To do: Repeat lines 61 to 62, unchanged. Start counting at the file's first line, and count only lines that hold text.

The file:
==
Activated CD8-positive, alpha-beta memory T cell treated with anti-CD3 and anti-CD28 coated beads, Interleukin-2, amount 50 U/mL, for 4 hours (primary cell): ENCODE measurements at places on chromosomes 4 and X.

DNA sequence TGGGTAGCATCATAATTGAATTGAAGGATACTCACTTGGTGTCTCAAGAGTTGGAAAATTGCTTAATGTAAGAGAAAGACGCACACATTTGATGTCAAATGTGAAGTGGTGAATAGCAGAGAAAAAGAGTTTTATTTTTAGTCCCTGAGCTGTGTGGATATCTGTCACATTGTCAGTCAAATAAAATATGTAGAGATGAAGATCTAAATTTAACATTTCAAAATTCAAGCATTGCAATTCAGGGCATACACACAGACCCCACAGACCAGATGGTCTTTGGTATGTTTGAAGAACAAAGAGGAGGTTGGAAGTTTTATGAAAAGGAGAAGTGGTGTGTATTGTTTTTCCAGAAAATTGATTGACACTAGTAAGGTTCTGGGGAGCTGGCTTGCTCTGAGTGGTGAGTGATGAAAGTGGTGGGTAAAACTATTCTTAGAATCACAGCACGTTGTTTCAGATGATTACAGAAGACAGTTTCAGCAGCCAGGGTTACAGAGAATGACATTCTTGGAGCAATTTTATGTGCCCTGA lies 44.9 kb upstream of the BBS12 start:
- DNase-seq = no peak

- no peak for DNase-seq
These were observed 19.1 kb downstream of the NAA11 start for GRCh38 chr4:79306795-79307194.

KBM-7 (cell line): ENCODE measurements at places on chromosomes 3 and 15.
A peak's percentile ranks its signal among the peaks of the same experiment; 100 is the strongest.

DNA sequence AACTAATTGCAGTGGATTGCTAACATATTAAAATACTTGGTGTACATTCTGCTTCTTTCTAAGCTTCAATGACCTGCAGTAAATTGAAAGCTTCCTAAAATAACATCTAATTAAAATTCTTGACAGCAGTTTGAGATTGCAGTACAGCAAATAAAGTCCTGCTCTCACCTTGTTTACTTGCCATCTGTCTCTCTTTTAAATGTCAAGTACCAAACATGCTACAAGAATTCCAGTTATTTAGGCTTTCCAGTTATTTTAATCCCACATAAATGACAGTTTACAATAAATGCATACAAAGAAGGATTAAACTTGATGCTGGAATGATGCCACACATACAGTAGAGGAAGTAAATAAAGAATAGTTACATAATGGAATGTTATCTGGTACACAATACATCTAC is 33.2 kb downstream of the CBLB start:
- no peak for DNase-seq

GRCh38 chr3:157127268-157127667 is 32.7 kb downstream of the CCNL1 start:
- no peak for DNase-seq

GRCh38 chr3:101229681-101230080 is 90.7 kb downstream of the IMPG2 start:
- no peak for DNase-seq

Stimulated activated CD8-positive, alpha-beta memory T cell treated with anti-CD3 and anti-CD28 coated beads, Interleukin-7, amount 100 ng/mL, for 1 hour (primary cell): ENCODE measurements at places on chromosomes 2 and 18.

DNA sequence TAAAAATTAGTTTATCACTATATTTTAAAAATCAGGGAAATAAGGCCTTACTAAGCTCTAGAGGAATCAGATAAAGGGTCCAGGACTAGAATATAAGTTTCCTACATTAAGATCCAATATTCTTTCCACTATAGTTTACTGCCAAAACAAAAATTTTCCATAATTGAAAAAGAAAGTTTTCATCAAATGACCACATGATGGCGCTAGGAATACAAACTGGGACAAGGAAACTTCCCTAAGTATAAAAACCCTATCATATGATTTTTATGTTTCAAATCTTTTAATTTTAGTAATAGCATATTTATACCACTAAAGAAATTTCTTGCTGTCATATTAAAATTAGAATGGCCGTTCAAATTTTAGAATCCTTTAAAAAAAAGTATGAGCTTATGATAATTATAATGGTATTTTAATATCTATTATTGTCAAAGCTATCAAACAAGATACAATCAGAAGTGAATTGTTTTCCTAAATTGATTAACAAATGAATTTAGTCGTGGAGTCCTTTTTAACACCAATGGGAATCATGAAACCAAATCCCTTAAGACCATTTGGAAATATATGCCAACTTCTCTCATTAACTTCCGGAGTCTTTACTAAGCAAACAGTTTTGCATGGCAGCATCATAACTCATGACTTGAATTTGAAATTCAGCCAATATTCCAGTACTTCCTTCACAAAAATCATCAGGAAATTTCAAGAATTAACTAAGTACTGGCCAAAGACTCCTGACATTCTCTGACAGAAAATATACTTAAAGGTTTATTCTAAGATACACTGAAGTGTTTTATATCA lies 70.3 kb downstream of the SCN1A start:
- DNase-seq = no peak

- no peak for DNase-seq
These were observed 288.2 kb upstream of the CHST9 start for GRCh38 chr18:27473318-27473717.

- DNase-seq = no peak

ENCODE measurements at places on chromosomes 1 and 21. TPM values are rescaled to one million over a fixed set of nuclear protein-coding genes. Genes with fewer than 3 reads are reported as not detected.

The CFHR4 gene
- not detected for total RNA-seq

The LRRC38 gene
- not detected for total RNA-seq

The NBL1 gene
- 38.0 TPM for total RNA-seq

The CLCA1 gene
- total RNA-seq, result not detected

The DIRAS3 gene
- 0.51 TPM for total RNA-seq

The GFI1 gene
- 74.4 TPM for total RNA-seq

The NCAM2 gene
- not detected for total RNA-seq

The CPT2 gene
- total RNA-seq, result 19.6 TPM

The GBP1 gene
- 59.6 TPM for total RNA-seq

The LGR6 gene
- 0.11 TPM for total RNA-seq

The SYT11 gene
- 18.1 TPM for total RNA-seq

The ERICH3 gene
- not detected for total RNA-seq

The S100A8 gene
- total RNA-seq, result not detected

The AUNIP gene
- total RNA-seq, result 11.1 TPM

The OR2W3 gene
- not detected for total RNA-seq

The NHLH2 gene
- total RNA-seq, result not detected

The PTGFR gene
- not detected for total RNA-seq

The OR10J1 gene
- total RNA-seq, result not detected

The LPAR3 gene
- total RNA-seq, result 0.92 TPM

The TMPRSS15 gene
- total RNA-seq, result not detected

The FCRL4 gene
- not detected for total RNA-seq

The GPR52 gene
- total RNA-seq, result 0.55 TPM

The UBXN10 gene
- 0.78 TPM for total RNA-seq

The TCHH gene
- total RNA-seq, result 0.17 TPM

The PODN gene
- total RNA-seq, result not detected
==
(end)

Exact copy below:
The FCRL4 gene
- not detected for total RNA-seq